Jacqueline Kirby
Vice President, Corporate Affairs
Jazz Pharmaceuticals plc
CorporateAffairsMediaInfo@jazzpharma.com
Ireland, +353 1 697 2141
U.S. +1 215 867 4910

Jazz Investor Contact:
Andrea N. Flynn, Ph.D.
Vice President, Head, Investor Relations
Jazz Pharmaceuticals plc
investorinfo@jazzpharma.com  
Ireland, +353 1 634 3211

References

  1. Rylaze (asparaginase erwinia chrysanthemi (recombinant)-rywn) injection, for intramuscular use Prescribing Information. Palo Alto, CA: Jazz Pharmaceuticals, Inc.
  2. Gupta S, Wang C, Raetz EA et al. Impact of Asparaginase Discontinuation on Outcome in Childhood Acute Lymphoblastic Leukemia: A Report From the Children’s Oncology Group. J Clin Oncol. 2020 Jun 10;38(17):1897-1905. doi: 10.1200/JCO.19.03024
  3. National Cancer Institute. Adult Acute Lymphoblastic Leukemia Treatment (PDQ®)–Patient Version. Available at www.cancer.gov/types/leukemia/patient/adult-all-treatment-pdq. Accessed June 29, 2021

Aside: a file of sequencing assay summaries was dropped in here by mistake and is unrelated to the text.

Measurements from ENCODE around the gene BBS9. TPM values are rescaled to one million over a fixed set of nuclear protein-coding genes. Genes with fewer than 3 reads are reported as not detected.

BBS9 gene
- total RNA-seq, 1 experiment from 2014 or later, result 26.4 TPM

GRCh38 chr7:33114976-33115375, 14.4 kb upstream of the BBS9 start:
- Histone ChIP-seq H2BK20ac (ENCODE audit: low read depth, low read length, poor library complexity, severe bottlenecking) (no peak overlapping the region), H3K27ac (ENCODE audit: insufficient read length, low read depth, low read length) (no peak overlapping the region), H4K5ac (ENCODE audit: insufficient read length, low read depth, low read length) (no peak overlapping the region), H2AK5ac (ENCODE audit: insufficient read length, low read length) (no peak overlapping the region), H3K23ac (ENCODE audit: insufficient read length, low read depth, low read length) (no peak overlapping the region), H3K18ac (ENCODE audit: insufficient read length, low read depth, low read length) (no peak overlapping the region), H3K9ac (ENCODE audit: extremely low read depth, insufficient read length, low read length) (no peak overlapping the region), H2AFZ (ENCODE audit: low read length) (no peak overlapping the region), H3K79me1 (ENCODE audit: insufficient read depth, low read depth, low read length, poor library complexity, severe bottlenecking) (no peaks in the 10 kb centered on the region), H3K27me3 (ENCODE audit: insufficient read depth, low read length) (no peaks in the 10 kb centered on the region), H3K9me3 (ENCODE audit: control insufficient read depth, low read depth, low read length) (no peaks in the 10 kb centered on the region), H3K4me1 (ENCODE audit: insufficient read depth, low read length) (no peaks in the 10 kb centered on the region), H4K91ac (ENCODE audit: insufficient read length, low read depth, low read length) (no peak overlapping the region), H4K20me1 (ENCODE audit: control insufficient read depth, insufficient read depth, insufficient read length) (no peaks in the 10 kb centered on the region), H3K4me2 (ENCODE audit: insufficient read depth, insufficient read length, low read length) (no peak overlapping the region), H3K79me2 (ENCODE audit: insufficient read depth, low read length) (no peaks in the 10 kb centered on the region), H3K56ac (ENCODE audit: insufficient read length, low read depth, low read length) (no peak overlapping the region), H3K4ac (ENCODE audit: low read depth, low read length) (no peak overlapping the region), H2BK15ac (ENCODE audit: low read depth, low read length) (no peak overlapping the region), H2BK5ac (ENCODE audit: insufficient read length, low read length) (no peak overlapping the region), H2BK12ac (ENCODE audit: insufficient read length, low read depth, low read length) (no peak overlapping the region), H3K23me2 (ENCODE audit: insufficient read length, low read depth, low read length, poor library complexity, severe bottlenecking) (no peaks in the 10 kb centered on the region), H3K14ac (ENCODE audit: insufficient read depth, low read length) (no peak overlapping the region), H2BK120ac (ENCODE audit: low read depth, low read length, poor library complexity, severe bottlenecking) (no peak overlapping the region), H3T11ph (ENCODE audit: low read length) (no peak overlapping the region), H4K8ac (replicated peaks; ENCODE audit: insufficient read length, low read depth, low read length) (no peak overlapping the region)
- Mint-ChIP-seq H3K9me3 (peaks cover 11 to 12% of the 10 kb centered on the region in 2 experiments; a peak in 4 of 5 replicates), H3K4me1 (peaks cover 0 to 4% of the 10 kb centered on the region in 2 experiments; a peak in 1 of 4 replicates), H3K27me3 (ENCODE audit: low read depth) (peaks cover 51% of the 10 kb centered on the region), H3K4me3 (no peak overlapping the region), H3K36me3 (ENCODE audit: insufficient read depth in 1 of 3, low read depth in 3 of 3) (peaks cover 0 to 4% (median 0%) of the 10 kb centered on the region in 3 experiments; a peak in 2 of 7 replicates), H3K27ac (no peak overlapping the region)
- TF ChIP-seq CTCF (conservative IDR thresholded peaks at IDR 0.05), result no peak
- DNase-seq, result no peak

4. American Cancer Society. Key Statistics for Childhood Leukemia. Available at https://www.cancer.org/cancer/leukemia-in-children/about/key-statistics.html. Accessed June 29, 2021.
  5. American Cancer Society. Cancer Facts & Figures 2019. www.cancer.org/research/cancer-facts-statistics/all-cancer-facts-figures/cancer-facts-figures-2019.html. Accessed June 29, 2021.
  6. Pui C, Evans W. A 50-Year Journey to Cure Childhood Acute Lymphoblastic Leukemia. Seminars in Hematology. 2013;50(3), 185-196.
  7. American Cancer Society. Key Statistics for Acute Lymphocytic Leukemia (ALL). Available at https://cancerstatisticscenter.cancer.org/?_ga=2.8163506.1018157754.1621008457-1989786785.1621008457#!/data-analysis/NewCaseEstimates. Accessed June 29, 2021.
  8. Salzer W, Bostrom B, Messinger Y et al. 2018. Asparaginase activity levels and monitoring in patients with acute lymphoblastic leukemia. Leukemia & Lymphoma. 59:8, 1797-1806, DOI: 10.1080/10428194.2017.1386305.
  9. Hijiya N, van der Sluis IM. Asparaginase-associated toxicity in children with acute lymphoblastic leukemia. Leuk Lymphoma. 2016;57(4):748–757. DOI: 10.3109/10428194.2015.1101098.
  10. Leukemia Foundation. Lymphoblastic Lymphoma. Available at https://www.leukaemia.org.au/disease-information/lymphomas/non-hodgkin-lymphoma/other-non-hodgkin-lymphomas/lymphoblastic-lymphoma/. Accessed June 29, 2021.